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Nasopharyngeal Carcinoma In Situ
Two Cases of an Emerging Diagnostic Entity
Florence Cheung, M.B.B.S.1
Siu Wah Pang, M.B.B.S.1
Fei Hioe, M.B.B.S.1
Kin-Nam Cheung, M.Phil.1
Anne Lee, M.B.B.S.2
Tsz-kok Yau, M.B.B.S.2
Department of Clinical Pathology, Pamela Youde
Nethersole Eastern Hospital, Chai Wan, Hong
Kong, People’s Republic of China.
Department of Clinical Oncology, Pamela Youde
Nethersole Eastern Hospital, Chai Wan, Hong
Kong, People’s Republic of China.
BACKGROUND. The association of Epstein–Barr virus (EBV) with the oncogenesis of
nasopharyngeal carcinoma (NPC) is well established. Latent infection by EBV with
clonal proliferation has also been demonstrated in preinvasive lesions of NPC. In
situ hybridization for EBV-encoded RNA (ISH EBER) now serves as an ancillary test
in the definitive diagnosis of these lesions.
METHODS. Two cases of nasopharyngeal carcinoma in situ (NPCIS) are presented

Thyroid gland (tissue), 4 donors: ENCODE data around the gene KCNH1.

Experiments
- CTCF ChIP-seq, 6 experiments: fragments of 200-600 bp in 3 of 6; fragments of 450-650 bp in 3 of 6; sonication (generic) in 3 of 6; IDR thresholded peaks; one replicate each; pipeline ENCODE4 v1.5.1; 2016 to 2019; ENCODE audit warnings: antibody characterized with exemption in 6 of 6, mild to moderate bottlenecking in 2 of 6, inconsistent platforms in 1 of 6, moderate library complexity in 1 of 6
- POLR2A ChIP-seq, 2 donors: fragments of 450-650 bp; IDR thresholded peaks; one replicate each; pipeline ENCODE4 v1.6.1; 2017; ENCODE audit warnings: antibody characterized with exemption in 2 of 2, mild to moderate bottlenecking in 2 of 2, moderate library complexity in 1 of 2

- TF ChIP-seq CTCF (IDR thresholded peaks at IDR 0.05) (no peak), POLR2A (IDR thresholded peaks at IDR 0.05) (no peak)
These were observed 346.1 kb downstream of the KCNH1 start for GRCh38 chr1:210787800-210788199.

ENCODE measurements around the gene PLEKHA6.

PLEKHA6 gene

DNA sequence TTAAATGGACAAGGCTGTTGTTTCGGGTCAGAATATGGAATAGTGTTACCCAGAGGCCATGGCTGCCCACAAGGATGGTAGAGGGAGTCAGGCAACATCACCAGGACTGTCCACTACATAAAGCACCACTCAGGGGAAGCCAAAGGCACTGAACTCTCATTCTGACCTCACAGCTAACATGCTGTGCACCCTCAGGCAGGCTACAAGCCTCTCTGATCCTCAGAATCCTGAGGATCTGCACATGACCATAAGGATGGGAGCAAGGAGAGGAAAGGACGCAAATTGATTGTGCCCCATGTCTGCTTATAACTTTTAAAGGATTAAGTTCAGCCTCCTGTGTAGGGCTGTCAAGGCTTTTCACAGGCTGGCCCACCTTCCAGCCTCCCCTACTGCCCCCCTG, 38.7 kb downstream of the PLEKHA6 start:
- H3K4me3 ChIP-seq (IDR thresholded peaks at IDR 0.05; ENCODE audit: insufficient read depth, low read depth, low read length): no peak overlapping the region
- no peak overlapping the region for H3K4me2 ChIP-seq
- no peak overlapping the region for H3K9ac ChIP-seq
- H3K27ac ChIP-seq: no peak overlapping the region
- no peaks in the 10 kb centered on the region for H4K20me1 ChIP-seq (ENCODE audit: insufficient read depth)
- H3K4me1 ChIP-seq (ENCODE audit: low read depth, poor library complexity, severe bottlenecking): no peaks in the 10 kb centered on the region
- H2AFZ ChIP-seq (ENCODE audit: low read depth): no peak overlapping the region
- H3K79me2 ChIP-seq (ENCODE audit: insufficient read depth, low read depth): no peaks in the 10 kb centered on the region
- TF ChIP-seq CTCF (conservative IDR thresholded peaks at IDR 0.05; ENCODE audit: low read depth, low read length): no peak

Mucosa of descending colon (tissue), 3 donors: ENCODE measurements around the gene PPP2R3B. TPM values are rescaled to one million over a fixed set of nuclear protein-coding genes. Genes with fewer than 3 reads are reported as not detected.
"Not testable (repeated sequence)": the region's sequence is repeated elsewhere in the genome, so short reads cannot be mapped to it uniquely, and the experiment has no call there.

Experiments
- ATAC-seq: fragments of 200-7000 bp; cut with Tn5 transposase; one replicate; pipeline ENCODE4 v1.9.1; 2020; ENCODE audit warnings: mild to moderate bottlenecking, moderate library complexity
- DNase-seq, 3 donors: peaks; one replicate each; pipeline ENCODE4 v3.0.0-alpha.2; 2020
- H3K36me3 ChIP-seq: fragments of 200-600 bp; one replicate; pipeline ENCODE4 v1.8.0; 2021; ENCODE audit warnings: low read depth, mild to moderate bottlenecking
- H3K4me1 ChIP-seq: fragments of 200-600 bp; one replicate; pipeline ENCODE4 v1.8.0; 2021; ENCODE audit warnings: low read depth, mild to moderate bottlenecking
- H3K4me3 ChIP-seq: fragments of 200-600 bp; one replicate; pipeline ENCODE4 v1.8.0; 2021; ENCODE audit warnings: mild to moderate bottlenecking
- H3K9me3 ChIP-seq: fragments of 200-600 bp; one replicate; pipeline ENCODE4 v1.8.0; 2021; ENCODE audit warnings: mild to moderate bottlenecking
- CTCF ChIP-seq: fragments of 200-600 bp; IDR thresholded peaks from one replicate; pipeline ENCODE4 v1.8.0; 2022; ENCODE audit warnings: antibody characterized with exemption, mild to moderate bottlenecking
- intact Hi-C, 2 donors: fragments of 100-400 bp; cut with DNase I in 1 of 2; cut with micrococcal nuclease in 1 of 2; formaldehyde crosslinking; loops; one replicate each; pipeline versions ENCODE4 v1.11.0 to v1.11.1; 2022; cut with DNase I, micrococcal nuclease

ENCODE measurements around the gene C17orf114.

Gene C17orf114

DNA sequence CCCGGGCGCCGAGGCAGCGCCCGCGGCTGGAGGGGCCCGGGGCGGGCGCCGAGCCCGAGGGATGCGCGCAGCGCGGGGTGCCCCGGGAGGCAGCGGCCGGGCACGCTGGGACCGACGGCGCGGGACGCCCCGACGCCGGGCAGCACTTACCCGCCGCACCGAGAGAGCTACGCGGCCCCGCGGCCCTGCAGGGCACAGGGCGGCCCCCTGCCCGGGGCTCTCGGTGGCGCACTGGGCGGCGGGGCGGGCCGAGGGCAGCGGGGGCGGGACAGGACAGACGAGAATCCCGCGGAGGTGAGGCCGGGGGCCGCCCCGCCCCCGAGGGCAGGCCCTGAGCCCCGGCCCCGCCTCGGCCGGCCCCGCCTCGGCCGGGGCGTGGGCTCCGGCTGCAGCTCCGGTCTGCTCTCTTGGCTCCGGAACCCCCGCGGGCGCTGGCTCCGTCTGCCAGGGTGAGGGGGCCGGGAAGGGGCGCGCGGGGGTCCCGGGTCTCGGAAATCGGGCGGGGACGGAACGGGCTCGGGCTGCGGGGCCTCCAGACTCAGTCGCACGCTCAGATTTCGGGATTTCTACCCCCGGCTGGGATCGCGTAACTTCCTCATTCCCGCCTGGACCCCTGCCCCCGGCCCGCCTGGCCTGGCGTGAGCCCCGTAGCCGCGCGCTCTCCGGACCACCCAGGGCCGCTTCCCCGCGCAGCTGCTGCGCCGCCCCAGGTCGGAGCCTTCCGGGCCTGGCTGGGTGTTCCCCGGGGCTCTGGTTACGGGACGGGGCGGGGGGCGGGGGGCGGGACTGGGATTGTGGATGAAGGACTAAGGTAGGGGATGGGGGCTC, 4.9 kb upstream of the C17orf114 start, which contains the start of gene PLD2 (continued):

in this study. Their biopsies were studied by ordinary light microscopy, the ISH
EBER technique, and immunostaining for bcl-2. Tissue samples from 100 high risk
subjects negative for NPC and NPCIS, who served as controls, were also studied
using the ISH EBER technique.
RESULTS. NPCIS was characterized by abnormal light microscopic appearance as
well as positive staining by the ISH EBER technique; these features were not
observed in samples from the 100 high risk subjects. Immunostaining for bcl-2
protein was positive but less specific. Postradiotherapy biopsies of the two patients
were negative for NPCIS.
CONCLUSIONS. With the help of the ISH EBER technique, the diagnosis of NPCIS
is now possible in routine surgical pathology. As this entity is rare, it is necessary
to have a high degree of suspicion when evaluating biopsies from high risk
individuals. Radiotherapy for patients with NPCIS is justified in view of the risk of